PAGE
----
Now I'd talk about the "core", which is another one of these over-used and under-defined terms that we hear all of the time in health, fitness and wellness. We must first make clear what it is we are actually talking about. The elusive six-pack is for most people this image that comes to mind when talking about or training for a better core. This is, unfortunately, not at all the same thing as I am referring to and most of the good science shows us, that this is NOT the core we should be focusing on. To make this idea clear, let’s refer to this idea of the core as the “inner core”. If trained and used properly, these are the muscles that help to stabilize our spine, assist with proper breathing, stabilize our pelvic bones and allow for more controlled safer movement. There are basically 4 muscle groups that make up what we refer to as the “inner core”. These are the pelvic floor muscles, transverse abdominis (TA), spinal stabilizers, and the diaphragm.
As you can see, the muscles that make up our inner core create this cylinder around your abdominal cavity which houses your stomach as well as internal organs such as kidney’s, liver and intestines. If we don’t’ have good access to these muscle because of deconditioning, muscle atrophy, motor pattern problems or low back pain, we often times create this much needed abdominal stability through holding our breath and forcing air pressure against a closed airway which we call the “valsalva maneuver”. This unfortunately increases intra-abdominal pressure as well as increases heart rate and blood pressure and should be avoided during exercise routines and lifting tasks.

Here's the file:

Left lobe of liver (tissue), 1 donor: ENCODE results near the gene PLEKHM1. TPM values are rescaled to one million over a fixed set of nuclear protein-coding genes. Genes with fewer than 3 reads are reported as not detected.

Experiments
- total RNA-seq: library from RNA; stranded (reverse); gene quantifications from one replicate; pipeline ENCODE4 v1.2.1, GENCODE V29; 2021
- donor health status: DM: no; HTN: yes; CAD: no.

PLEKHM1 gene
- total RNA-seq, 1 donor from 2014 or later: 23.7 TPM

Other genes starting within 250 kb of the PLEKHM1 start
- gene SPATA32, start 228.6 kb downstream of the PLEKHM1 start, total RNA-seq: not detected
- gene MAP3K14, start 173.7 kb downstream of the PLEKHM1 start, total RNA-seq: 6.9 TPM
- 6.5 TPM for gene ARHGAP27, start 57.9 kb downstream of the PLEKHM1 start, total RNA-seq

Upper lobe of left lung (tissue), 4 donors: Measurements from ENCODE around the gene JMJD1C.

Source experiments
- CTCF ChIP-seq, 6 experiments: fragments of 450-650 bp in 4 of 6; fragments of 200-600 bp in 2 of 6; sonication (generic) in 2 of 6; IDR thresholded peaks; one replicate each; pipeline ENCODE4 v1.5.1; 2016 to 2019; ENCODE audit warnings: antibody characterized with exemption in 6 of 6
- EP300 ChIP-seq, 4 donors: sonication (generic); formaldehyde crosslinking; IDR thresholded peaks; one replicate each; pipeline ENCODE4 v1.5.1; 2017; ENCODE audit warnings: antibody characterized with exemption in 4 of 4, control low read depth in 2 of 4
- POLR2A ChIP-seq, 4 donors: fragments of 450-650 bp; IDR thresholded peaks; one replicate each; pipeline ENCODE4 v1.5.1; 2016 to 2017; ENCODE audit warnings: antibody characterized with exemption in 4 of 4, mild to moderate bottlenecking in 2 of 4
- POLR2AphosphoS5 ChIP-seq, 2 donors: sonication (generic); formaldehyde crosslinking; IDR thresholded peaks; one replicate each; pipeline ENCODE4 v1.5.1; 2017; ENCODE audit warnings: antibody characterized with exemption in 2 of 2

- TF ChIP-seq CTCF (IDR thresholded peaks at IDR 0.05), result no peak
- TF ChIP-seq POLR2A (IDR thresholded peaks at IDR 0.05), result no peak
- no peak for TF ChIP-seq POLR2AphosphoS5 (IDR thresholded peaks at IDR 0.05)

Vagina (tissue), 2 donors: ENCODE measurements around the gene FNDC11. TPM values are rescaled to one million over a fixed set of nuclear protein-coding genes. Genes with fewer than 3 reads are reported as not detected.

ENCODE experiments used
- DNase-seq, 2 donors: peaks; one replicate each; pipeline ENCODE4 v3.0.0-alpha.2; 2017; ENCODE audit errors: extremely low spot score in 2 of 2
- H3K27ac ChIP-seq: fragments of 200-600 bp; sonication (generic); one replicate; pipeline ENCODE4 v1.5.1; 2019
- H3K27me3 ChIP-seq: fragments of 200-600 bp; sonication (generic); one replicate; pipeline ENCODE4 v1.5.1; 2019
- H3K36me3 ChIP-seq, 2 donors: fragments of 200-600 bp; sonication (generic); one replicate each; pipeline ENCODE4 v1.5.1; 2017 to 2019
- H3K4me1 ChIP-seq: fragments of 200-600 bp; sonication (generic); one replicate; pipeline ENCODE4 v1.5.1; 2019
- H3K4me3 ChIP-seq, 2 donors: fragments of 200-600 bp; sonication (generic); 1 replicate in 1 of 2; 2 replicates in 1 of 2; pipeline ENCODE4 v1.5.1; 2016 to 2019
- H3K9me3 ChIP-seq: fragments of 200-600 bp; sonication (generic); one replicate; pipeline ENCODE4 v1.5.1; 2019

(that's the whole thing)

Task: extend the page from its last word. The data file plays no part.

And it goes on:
On the flip side to this, when you start to create strength and stability in these inner core muscles, this will begin the foundation of all other positions including good posture and proper breathing techniques. So the next obvious question is, how do you train these muscles and ensure that they are being used properly?
Let's start with the pelvic floor muscles, which again make up the base of our inner core. These muscles are going to stabilize our pelvic bones as well as SI (Sacral Iliac) joints. To contract these muscles, we start with the classic exercise known as a kegel. These are popular in the world of woman's health especially pre and post pregnancy. Fortunately, we all need to be aware of these muscles, male and female, and make sure that we are using them in conjunction with the other inner core muscles. A common cue that is used to contract these muscles is the sensation of holding in urination or stopping mid-stream. As silly as this sounds, it is quite effective in turning on this valuable muscle group.
The next group of the inner core muscles we want to begin to train is the Transverse Abdominus (TA), which is the corset-like muscle that runs horizontally across your midsection. This muscle is involved with stabilizing our abdomen as well as compressing your abdominal contents during tasks like coughing and having a bowel movement. In order to contract this muscle for training purposes, you should try to lightly pull your belly button towards your spine and notice some increased tone or stiffness towards the side of your stomach.